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Bat Ear Microphone

why reinvent the ear
  (+8, -1)
(+8, -1)
  [vote for,

Animal auditory systems have orders of magnitude better sensitivity and performance than any microphone we'll be able to engineer anytime soon. Use animal cochlea, selectively bred from only the finest and hardiest of cochlea in order to last with minimal upkeep. Auditory nerves are fairly regular so it shouldn't be a problem doing the biological->digital conversion. One could also record the neural impulses for the audiophiles that demand that the signal not be converted from biolog.

Use multiple species for greater frequency range - Elephant+Human+Bat for example.

prometheus, Oct 04 2001


       So there would be a living organism somehow joined with a mechanical device? One special David Cronenberg croissant, then!
snarfyguy, Oct 04 2001

       OK, so you use this microphone to record sounds that standard mics cannot 'hear'. How do you listen to them?
Pastry for the title.
angel, Oct 04 2001

       Reading the first sentence, I was convinced this was going to be a [Vernon] idea. Croissant for the surprise.
-alx, Oct 04 2001

       angel: some frequencies are too low to hear, but you sure can feel them.
sdm, Oct 04 2001

       <shudder> I feel much safer with electronics. What next - tennis racket made of cat guts? Oh, we've done that one? </shudder>   

       Scene in recording studio: "I'm afraid we can only record blues numbers today - my microphone's feeling a bit under the weather."
st3f, Oct 04 2001

       Pastry just for the mental image of Dan Rather pontificating into a large, floppy elephant ear.
jester, Oct 04 2001

       Actually, we already have non-biological microphones that are sensitive to these extended ranges. The only advantage these "biophones" might have is better spectral linearity than what we have built today. But if we put as much effort into achieving spectral linearity outside the range of human hearing as we have inside that range, then I have no doubt we would match performance there too.   

       By the way, these microphones are generally used for industrial processes, proximity detection, and medical imaging.   

       [angel] -- You hear these sounds the same way that you see images from infrared and ultraviolet cameras. The raw input signal is shifted (and possibly compressed) into the range that human senses can handle. With sounds, you can amplitude modulate the raw signal, and then demodulate it using a different frequency carrier. This will shift the signal to a higher or lower frequency band. (One of my professors built a "bug's ear" high-frequency listening device using exactly this method.)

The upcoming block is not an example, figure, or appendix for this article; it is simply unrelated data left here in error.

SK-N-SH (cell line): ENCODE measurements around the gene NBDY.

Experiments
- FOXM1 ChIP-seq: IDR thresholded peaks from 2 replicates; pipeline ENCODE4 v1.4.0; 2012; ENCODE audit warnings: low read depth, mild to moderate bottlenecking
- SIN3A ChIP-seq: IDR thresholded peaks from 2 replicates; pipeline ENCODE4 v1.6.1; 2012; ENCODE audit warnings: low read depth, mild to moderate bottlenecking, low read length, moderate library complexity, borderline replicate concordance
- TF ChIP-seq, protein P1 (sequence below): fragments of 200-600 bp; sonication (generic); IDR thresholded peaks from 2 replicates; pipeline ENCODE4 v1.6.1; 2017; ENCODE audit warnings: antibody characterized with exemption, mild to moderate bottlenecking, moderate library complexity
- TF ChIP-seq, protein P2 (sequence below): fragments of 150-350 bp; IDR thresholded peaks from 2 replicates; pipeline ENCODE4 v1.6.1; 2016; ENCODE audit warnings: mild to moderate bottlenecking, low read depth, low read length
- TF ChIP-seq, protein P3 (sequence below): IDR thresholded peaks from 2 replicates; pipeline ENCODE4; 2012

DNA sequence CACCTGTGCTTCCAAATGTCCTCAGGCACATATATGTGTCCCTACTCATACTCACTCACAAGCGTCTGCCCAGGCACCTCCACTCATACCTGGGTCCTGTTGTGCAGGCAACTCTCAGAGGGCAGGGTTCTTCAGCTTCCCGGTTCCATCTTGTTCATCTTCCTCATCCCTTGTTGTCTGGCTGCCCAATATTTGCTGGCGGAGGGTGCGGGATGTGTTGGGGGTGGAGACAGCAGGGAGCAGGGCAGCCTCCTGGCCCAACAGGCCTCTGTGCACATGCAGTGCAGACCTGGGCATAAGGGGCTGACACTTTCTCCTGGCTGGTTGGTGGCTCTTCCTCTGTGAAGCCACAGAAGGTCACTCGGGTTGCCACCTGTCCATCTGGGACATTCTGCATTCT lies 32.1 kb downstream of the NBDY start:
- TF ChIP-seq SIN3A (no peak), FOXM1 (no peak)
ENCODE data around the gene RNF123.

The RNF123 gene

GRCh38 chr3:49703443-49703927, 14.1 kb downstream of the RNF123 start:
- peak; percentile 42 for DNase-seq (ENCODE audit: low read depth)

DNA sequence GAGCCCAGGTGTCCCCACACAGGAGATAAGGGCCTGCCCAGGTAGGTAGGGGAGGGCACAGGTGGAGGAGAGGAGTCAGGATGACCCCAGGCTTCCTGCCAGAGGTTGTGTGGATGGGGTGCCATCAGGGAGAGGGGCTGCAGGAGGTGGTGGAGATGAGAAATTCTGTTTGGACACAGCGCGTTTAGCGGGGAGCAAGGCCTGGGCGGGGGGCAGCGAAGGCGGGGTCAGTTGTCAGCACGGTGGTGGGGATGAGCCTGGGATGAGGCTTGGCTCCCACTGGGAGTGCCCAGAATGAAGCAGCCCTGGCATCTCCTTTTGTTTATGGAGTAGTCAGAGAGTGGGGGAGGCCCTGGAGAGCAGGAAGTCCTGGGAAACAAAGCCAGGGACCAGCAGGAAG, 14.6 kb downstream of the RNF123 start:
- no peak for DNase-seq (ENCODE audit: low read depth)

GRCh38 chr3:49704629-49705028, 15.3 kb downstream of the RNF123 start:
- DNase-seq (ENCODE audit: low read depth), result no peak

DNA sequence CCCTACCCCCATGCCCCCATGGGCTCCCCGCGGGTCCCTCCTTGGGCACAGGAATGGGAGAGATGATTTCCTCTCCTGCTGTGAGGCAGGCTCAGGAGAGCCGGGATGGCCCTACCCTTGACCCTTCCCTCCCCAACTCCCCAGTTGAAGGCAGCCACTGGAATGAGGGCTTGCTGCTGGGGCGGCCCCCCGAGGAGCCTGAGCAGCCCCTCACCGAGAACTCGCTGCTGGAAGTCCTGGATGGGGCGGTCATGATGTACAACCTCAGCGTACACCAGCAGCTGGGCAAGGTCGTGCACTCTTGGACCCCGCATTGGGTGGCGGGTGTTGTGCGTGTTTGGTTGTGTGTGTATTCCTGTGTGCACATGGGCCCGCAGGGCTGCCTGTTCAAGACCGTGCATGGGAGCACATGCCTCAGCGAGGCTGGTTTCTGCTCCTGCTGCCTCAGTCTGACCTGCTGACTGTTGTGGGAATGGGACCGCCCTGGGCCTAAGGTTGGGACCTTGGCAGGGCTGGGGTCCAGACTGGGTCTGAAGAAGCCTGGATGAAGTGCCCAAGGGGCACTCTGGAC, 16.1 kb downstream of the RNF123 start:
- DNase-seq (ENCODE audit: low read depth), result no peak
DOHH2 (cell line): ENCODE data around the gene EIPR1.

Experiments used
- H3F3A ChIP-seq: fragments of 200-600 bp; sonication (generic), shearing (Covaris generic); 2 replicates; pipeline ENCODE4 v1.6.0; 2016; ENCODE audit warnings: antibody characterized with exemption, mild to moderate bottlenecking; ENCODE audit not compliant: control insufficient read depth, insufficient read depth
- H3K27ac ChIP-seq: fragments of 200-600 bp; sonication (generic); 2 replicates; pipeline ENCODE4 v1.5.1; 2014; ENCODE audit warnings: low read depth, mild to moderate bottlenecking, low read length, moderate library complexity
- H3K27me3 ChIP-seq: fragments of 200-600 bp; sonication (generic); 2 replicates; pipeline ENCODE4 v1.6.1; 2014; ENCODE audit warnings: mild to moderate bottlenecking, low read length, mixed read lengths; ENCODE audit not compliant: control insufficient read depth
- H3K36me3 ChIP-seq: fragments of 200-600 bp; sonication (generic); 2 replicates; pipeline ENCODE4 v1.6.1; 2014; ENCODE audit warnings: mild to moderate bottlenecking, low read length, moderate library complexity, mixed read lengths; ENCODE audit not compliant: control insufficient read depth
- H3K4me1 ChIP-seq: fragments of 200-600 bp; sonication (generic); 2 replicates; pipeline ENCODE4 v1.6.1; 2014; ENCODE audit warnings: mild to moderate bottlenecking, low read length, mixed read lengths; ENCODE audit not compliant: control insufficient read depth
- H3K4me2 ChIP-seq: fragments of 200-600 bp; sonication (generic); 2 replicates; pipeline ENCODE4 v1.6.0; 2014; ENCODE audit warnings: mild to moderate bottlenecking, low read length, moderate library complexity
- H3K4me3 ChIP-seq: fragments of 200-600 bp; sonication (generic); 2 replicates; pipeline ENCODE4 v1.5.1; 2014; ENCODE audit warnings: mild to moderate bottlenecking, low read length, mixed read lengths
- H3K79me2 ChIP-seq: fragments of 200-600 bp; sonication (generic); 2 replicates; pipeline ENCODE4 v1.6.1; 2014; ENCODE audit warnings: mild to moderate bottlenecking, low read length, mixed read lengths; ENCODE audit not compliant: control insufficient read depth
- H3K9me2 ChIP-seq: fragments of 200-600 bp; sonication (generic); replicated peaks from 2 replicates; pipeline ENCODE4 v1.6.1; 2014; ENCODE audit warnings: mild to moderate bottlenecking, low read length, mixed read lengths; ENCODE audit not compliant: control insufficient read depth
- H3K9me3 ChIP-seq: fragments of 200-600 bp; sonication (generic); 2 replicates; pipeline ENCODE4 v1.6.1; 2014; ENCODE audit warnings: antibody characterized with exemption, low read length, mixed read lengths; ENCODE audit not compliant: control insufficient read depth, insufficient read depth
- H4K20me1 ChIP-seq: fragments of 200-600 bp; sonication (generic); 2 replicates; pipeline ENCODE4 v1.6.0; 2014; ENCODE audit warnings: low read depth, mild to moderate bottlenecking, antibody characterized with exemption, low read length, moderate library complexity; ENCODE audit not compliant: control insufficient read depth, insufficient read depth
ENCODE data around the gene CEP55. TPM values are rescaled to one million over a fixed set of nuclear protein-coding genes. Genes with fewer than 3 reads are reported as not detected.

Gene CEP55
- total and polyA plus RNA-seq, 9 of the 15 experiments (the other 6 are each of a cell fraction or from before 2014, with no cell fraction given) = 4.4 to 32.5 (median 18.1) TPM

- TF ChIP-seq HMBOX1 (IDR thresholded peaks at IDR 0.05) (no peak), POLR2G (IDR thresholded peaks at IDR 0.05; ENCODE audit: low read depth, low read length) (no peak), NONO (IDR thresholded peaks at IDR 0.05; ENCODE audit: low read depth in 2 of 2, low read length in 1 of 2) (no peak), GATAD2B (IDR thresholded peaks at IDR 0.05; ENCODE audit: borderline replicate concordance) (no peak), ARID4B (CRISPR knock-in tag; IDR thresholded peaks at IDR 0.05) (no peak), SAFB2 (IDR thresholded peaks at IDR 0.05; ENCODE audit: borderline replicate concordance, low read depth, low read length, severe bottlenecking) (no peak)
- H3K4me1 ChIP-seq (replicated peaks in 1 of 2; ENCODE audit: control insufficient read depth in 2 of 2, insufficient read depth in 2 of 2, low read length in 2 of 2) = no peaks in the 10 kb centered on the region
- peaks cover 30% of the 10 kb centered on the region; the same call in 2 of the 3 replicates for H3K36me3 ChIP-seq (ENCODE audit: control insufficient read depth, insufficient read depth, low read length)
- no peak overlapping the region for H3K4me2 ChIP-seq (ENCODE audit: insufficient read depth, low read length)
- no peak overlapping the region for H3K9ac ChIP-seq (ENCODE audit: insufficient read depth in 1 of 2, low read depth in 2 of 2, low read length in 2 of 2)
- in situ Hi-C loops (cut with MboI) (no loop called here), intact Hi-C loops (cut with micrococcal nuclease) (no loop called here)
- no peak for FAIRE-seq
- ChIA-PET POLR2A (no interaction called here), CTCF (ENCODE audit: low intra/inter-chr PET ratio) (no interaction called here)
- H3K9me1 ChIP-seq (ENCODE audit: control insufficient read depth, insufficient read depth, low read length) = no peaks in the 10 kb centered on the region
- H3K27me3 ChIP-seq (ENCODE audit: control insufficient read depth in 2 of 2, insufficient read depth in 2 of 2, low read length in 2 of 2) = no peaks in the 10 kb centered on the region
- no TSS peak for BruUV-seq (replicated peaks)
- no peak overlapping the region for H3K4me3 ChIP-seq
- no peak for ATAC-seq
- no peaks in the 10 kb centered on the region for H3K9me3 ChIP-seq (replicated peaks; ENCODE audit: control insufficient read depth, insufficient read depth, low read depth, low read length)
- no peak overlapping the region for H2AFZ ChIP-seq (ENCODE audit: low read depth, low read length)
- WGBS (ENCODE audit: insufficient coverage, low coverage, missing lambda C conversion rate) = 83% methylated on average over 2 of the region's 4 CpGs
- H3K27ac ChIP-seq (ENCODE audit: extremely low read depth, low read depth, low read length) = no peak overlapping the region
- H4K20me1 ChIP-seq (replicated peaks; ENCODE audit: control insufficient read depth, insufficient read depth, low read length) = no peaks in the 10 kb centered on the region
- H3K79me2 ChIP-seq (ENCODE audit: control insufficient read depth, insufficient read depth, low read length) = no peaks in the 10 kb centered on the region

BigBrother, Oct 04 2001

       -alx, If it had been one of Vernon's - it would have read:
Animal auditory systems have orders of magnitude BETTER sensitivity AND performance than ANY microphone we'll be able to engineer ANYTIME soon.
thumbwax, Oct 04 2001

       And I wouldn't have been able to read the name of the author without scrolling down for about 5 minutes either...
-alx, Oct 04 2001

       'Genetically modify'. Boned.
StarChaser, Oct 06 2001

       But it will taste oh so nice.
sdm, Oct 07 2001

       A colleague found a dead bat on her stairs yesterday.
angel, Oct 08 2001

       Probably not; there was not a mark on it, certainly no evidence of de-cochlearization, or such. Junior cat is the prime suspect.
angel, Oct 09 2001

       With electronics you can hetrodyne the high frequency with a signal 1KHz higher, filter out the difference frequency and listen to your signal within the human audio range.
KindlyRat, Oct 10 2001

       Sorry Rush, we're right out of bat ears. We do have these lovely cochlea developed from federally-funded stem cell research though.
prometheus, Oct 11 2001

       Excellent idea. Agree with comments by BigBrother on general lack of need for actual biological sensor to get frequency range. Also, I expect most but not all of the fancy signal processing stuff we can't but would like to do, goes on in the bat's brain rather than cochlea. HOWEVER, one could definitely obtain better performance and visual impact by attaching real bat ears (external ear or pinna) to an ordinary microphone. The bigger the better.
donnythebull, Dec 18 2002


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